This is the recommended way to pay your credit card bills every month. Of course, you have to pay them on-time. It will help you avoid any late fees and paying interest rates. If you can afford it, it’s a good idea to set up auto-payments on all your credit cards before the due date.
Payment history is the most important credit scoring factor. Making full on-time payments is the best thing you can do to improve your credit score.
Pay a custom amount
You can pay a custom amount when you can’t pay the statement balance at the end of the billing period, but you can still pay a higher amount than the minimum requirement.
It makes sense to pay more than the minimum amount due because you’ll pay less interest rate. Also, your credit utilization ratio will remain lower which helps your credit score.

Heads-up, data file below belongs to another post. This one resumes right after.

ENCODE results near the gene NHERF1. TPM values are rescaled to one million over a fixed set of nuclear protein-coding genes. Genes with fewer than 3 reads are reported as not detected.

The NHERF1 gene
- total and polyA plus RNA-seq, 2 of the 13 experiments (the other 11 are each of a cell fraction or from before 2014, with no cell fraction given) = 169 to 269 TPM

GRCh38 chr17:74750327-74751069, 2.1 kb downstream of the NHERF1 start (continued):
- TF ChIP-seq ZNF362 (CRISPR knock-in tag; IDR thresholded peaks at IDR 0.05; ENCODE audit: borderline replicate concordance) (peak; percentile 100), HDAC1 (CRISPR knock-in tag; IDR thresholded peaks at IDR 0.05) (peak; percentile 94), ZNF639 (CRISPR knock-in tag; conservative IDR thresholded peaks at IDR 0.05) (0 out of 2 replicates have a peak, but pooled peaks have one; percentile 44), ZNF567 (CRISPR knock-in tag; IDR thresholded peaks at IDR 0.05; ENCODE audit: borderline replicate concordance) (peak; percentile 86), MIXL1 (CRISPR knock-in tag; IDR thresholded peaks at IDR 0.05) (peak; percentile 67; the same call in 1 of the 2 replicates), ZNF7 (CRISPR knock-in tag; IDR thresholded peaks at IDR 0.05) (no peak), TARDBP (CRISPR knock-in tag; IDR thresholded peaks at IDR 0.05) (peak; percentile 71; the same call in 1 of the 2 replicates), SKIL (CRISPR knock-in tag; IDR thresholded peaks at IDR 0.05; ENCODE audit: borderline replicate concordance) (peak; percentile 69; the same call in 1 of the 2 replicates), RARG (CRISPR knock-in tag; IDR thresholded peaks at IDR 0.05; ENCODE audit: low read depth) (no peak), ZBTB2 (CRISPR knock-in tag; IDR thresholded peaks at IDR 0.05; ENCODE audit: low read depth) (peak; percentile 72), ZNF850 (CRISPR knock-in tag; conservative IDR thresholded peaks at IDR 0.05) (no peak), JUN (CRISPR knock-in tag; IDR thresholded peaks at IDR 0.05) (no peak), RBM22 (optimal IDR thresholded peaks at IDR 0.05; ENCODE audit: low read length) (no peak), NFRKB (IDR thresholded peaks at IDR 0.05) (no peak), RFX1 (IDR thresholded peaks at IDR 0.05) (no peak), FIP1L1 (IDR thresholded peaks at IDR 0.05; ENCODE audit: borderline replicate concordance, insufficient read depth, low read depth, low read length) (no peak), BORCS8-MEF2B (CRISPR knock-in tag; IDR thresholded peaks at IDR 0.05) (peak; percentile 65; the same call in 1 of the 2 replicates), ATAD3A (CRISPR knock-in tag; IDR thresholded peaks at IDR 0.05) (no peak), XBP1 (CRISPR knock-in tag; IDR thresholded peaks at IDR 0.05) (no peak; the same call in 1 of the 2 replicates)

Pay the full balance
The last option is to pay not only the monthly statement but your remaining credit card balances.
Obviously, this has many benefits such as:
- Carrying fewer balances on your credit cards helps your credit score.
- You will decrease your credit utilization ratio. It’s an important credit scoring factor.
The best strategies to pay off your credit card debt
The most successful ways that consumers use to pay off their credit cards debt are:
- Credit card for balance transfer
- The “Avalanche” method
- The “Snowball” strategy
- A personal loan
Credit card for balance transfer
The point here is to find a credit card offer for transferring your current credit card debt into a new card.
Some cards like “Citi® Double Cash Card” or “Citi Rewards+℠ Card” offer 0% APR for 18 and 15 months respectively. Then, the APR is variable 14%-24% depending on your credit score.